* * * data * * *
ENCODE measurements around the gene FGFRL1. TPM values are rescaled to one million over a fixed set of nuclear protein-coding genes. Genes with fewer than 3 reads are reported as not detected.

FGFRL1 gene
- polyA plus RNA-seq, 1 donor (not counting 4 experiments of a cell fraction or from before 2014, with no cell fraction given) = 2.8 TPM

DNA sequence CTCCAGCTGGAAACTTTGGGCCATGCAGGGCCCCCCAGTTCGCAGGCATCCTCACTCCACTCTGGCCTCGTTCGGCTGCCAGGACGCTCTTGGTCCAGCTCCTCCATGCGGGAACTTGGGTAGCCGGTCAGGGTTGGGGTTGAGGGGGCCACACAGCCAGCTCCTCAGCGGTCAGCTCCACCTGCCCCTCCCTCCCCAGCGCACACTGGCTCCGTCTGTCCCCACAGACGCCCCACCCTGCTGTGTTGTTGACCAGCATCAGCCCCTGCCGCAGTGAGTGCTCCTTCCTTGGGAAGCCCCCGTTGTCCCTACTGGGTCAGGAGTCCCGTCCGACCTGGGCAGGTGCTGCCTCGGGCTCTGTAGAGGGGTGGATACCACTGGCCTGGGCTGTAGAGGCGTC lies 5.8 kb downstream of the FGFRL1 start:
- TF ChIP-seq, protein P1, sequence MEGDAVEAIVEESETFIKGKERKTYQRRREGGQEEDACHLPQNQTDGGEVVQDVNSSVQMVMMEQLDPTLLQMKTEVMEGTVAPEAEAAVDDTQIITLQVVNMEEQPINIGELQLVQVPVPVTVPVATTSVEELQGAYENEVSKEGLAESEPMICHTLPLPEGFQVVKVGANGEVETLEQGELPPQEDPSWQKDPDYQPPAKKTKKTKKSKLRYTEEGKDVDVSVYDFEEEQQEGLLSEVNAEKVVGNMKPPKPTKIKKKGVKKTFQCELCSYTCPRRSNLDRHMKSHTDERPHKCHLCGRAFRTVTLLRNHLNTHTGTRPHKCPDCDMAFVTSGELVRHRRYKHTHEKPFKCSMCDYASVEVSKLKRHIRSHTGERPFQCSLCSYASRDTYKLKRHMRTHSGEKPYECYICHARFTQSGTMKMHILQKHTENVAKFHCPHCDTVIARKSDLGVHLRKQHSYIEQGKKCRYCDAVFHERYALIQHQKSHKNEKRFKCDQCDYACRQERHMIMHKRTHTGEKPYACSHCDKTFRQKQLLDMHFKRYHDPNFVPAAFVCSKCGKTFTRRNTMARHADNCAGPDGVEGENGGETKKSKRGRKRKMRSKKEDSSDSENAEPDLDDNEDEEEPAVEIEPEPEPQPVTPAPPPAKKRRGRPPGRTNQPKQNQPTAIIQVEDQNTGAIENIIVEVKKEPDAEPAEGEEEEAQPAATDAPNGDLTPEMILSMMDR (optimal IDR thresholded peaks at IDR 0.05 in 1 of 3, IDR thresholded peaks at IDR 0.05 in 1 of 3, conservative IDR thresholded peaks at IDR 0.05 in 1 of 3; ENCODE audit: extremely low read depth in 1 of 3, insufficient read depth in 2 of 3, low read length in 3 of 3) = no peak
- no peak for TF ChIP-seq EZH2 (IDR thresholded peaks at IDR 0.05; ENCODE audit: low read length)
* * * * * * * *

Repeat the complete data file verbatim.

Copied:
ENCODE measurements around the gene FGFRL1. TPM values are rescaled to one million over a fixed set of nuclear protein-coding genes. Genes with fewer than 3 reads are reported as not detected.

FGFRL1 gene
- polyA plus RNA-seq, 1 donor (not counting 4 experiments of a cell fraction or from before 2014, with no cell fraction given) = 2.8 TPM

DNA sequence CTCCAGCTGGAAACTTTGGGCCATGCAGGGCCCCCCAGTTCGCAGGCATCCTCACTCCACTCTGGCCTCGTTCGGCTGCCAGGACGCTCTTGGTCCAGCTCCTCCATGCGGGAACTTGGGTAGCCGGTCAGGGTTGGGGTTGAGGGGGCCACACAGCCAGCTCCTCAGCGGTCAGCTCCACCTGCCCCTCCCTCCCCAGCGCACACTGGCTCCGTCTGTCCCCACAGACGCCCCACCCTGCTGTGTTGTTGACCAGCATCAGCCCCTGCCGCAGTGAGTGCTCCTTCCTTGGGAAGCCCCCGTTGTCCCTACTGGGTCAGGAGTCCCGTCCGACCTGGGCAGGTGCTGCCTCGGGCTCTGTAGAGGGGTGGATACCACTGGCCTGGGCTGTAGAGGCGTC lies 5.8 kb downstream of the FGFRL1 start:
- TF ChIP-seq, protein P1, sequence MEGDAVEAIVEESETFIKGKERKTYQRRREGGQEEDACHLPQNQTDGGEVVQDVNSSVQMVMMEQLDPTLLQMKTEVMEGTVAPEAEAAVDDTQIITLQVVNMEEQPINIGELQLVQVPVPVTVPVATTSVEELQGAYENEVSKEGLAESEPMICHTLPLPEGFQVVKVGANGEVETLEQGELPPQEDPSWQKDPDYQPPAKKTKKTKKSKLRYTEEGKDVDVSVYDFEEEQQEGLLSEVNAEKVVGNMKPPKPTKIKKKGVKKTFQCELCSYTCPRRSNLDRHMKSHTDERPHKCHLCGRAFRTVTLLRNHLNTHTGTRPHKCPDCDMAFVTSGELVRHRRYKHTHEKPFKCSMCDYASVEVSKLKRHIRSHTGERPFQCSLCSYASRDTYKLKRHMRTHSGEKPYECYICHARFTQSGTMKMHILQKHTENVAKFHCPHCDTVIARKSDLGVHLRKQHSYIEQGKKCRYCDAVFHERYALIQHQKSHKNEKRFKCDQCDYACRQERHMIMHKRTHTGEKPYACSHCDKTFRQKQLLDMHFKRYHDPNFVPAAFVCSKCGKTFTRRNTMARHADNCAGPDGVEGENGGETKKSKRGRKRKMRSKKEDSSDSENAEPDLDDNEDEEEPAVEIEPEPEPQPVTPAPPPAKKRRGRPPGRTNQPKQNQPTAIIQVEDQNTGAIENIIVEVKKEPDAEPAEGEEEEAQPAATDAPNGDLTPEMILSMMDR (optimal IDR thresholded peaks at IDR 0.05 in 1 of 3, IDR thresholded peaks at IDR 0.05 in 1 of 3, conservative IDR thresholded peaks at IDR 0.05 in 1 of 3; ENCODE audit: extremely low read depth in 1 of 3, insufficient read depth in 2 of 3, low read length in 3 of 3) = no peak
- no peak for TF ChIP-seq EZH2 (IDR thresholded peaks at IDR 0.05; ENCODE audit: low read length)